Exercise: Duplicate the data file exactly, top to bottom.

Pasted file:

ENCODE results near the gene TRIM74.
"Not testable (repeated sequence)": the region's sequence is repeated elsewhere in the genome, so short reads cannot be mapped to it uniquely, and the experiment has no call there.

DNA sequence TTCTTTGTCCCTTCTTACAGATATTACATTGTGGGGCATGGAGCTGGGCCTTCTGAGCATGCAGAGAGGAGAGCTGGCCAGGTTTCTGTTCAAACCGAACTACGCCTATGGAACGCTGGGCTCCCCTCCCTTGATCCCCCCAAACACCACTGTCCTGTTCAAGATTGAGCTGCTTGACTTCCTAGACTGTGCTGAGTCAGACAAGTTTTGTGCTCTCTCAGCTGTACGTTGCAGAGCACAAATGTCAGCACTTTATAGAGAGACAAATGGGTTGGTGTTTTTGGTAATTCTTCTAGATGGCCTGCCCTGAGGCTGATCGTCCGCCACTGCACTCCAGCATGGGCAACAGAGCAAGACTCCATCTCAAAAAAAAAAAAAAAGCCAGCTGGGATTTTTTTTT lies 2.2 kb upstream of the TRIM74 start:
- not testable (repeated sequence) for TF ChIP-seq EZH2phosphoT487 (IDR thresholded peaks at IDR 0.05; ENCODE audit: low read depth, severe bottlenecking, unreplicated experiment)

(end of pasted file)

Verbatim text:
ENCODE results near the gene TRIM74.
"Not testable (repeated sequence)": the region's sequence is repeated elsewhere in the genome, so short reads cannot be mapped to it uniquely, and the experiment has no call there.

DNA sequence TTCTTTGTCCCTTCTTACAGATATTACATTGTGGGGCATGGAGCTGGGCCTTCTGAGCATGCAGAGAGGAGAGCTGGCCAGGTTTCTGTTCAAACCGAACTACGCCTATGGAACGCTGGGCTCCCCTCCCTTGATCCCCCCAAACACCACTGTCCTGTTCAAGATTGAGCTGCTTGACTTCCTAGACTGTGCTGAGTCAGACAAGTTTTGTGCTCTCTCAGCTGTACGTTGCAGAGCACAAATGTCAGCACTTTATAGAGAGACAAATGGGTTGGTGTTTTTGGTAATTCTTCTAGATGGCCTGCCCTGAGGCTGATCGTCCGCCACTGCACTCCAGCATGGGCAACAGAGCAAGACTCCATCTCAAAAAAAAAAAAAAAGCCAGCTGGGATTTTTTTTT lies 2.2 kb upstream of the TRIM74 start:
- not testable (repeated sequence) for TF ChIP-seq EZH2phosphoT487 (IDR thresholded peaks at IDR 0.05; ENCODE audit: low read depth, severe bottlenecking, unreplicated experiment)